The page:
Traditional institutions – and in Ontario higher education, that is all we have at the moment ‒ may also struggle to reinvest the results of productivity gains from online learning beyond a course context. As long as we think of ‘workload’ in terms of ‘courses taught’, any savings in effort may disappear into other localized activities. How can we reframe the work, and workload, of teaching to optimize educator and learner time, without resorting to an alien ‘managerial’ language? (Mention “activity-based-costing” in a budget meeting and the challenges to reinvesting productivity gains become all too clear J.)

I tried adapting the idea of Constructive Alignment from instructional design, with an expansion into “Productive Alignment” where educators also include in their designs the goal of optimizing resource usage. If certain students can achieve certain learning outcomes with reduced learner-instructor interactions, e.g., with MOOC resources used in a hybrid course format, then effective instructional design requires that we achieve this Productive Alignment to optimize time and resources. I couldn’t explain this notion effectively enough to include it in the report, but I am convinced that some such changes in the ways we talk about educator roles and responsibilities are going to be needed if the full potential of online learning is to be achieved. And this is going to be both more necessary and more difficult with the ‘higher’ learning experiences and outcomes listed above, which develop slowly over the course of a program and are not readily described as discrete competencies to be tested in a short-term performance task.

Dealing with Quality and Productivity in tandem is a fiscal, political and pedagogical necessity: finally, I wish we had been able to make a better case for the pedagogical rationale for dealing with Scalability, Quality and Productivity issues in parallel. We did include some rationale for determined action now on systematic collaborations across institutions to understand and leverage the emerging potential of online learning.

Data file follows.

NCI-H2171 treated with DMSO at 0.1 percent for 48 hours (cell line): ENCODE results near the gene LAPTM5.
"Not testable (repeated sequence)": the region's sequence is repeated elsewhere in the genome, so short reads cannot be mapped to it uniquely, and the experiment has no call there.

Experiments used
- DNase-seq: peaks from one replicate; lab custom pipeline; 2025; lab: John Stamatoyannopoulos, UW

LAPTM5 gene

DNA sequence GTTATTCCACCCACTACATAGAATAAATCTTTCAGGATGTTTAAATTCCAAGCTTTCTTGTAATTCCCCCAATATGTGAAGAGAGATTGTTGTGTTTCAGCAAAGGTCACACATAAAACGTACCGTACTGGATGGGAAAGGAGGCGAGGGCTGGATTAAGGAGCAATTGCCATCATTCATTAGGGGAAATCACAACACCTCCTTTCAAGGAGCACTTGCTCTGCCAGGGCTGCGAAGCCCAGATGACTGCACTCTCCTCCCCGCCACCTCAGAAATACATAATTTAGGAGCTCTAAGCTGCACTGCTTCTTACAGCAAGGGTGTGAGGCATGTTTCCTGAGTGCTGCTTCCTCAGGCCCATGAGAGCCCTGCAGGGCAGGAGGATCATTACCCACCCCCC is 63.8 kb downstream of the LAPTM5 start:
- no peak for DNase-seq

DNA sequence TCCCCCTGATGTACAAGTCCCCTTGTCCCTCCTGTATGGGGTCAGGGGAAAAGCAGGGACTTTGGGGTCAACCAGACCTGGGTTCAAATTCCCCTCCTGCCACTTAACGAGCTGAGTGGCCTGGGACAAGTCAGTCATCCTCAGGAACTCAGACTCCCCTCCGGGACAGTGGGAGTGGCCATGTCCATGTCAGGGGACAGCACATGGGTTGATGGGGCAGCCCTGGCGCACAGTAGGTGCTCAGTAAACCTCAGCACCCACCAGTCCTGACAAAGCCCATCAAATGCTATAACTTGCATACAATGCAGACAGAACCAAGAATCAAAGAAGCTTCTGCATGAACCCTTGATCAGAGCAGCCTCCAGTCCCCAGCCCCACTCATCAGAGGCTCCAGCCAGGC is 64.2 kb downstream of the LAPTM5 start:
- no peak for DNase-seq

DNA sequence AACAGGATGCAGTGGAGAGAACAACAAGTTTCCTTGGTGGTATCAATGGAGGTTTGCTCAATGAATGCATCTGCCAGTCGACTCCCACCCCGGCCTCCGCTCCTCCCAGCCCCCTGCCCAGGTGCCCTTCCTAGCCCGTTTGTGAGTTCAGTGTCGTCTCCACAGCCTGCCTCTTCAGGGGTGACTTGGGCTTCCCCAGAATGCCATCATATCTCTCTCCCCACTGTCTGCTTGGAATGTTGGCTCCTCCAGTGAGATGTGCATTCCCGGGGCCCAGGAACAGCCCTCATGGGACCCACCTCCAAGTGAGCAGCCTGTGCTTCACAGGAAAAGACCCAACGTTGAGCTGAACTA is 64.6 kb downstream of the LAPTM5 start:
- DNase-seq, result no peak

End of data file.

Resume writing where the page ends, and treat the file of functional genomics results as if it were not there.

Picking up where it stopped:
However, that argument was framed mostly in terms of fiscal and political realities. The fiscal reality across higher education systems requires that we get more focused on deploying the least resources to achieve the highest level of outcomes, and the political reality requires that we in public higher education either ‘do or be done to’ in our dealings with Quality and Productivity.

But there is another rationale that is more closely linked to our purposes and ideals in higher education. Even if we did not have our current fiscal constraints and the expectations of stricter constraints in the future…even if public higher education had the full confidence of political leaders as to our ability to change and adapt to our changing circumstances…if our students see us clinging to traditional practices and structures rather than taking on our challenges with boldness and confidence, what model are we presenting to them about how to deal with challenges in their workplaces, their families and communities, in the earth’s environment and the global knowledge economy?  Will our plea for engagement with the knowledge and wisdom of the past, present and future fall on deaf ears if we don’t practice what we preach?

Making that case was beyond our reach in this project, but it remains on my personal to-do list. I keep thinking of Parker Palmer’s concise formulation in The Courage to Teach: “How we teach is a critical part of what we teach”. That is the pedagogical rationale for our taking charge of higher education’s fate by applying emerging knowledge and wisdom about online learning…with care, compassion and courage.